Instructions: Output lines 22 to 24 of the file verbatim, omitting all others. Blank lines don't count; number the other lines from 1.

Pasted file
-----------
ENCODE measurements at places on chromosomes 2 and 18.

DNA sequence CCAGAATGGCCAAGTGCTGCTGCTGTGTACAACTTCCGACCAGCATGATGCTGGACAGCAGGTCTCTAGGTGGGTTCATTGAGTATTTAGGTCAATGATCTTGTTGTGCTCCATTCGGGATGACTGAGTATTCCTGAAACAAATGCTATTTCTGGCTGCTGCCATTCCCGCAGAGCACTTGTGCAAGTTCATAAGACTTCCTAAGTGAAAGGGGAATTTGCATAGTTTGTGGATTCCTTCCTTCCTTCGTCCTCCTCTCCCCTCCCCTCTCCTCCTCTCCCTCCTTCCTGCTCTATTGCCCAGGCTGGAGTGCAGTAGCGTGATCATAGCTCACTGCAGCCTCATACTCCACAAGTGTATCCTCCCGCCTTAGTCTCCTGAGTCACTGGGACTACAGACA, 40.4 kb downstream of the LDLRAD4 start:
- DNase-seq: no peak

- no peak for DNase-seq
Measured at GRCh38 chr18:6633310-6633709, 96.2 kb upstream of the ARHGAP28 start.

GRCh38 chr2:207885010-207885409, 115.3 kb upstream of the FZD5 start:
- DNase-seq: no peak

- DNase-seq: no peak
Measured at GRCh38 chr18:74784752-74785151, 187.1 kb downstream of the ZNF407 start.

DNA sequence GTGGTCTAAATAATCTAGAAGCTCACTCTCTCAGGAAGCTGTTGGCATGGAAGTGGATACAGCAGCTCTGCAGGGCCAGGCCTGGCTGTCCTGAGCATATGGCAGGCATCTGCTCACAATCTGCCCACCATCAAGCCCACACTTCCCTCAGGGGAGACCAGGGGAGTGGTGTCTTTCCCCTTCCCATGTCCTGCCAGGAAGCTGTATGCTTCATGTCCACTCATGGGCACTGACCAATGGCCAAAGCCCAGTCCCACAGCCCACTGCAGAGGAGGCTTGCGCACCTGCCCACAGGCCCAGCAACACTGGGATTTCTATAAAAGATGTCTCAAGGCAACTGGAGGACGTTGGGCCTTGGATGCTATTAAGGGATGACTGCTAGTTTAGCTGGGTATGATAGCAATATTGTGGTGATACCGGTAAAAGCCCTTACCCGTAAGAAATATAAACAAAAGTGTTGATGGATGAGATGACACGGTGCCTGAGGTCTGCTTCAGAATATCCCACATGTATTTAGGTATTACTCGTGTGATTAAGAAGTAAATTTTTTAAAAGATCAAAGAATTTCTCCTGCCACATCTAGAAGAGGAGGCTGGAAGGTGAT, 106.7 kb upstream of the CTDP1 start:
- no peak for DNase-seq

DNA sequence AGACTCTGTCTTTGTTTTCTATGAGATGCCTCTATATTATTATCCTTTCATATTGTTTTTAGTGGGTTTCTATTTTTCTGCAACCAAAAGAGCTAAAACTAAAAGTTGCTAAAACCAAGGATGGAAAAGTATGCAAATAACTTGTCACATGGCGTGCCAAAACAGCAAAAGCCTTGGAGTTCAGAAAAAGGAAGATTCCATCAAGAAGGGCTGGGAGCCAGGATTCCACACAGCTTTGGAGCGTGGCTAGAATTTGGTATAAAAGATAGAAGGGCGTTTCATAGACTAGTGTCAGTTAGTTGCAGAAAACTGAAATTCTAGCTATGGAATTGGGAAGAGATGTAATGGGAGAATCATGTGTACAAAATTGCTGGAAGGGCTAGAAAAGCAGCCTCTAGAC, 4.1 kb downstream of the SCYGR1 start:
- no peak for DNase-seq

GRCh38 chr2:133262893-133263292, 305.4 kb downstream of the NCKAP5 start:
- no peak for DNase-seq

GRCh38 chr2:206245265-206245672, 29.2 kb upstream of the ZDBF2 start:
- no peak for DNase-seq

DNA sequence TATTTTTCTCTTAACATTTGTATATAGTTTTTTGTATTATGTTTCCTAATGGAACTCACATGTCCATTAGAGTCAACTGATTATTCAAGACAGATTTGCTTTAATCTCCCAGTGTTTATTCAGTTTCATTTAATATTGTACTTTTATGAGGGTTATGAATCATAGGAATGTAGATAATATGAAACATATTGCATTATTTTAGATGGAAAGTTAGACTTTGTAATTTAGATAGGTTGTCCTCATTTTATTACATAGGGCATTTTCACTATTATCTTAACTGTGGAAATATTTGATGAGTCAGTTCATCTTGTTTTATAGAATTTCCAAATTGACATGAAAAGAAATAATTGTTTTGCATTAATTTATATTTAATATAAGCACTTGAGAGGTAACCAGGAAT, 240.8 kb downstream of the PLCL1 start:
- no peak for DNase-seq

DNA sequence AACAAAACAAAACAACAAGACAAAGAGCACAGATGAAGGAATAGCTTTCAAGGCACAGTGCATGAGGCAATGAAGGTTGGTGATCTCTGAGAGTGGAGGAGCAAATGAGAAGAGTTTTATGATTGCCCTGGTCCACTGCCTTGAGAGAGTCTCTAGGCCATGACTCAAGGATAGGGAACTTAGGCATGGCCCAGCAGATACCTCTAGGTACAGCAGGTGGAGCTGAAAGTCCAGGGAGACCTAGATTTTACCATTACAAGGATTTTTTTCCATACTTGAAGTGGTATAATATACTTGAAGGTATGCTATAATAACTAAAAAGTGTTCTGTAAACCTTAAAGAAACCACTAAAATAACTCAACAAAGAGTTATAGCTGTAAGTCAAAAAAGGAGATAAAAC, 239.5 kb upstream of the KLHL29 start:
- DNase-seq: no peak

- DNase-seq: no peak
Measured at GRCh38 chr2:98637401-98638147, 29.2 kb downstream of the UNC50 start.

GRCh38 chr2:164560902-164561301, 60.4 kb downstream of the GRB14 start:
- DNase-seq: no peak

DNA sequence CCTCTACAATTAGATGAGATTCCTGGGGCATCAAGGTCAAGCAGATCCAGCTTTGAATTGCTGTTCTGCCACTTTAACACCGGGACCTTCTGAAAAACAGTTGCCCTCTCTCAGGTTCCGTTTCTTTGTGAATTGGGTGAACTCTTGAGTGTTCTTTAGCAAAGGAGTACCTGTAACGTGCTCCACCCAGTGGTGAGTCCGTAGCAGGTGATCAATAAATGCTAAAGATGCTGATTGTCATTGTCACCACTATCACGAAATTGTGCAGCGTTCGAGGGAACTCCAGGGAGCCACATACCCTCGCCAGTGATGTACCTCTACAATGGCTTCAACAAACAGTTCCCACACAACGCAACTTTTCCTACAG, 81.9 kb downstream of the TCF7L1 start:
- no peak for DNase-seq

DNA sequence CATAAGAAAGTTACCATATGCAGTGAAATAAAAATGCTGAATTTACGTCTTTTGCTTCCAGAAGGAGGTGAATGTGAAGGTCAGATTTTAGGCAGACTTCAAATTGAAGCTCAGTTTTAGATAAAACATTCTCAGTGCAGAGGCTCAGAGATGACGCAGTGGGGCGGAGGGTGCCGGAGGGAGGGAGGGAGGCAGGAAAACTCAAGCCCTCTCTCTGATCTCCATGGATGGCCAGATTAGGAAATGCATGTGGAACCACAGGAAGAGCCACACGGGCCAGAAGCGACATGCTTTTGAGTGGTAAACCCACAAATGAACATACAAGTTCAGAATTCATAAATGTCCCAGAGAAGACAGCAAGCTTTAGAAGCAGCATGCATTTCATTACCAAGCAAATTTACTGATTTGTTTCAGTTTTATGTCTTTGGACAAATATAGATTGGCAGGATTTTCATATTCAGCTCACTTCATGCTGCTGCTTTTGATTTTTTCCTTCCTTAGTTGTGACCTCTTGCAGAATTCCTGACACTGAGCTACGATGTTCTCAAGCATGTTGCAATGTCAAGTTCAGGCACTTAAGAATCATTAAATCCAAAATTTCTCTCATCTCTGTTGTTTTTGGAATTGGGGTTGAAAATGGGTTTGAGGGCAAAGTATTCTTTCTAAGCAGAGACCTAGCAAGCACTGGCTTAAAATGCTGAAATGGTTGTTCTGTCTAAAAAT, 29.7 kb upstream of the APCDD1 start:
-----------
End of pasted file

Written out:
- DNase-seq: no peak
Measured at GRCh38 chr2:98637401-98638147, 29.2 kb downstream of the UNC50 start.

GRCh38 chr2:164560902-164561301, 60.4 kb downstream of the GRB14 start: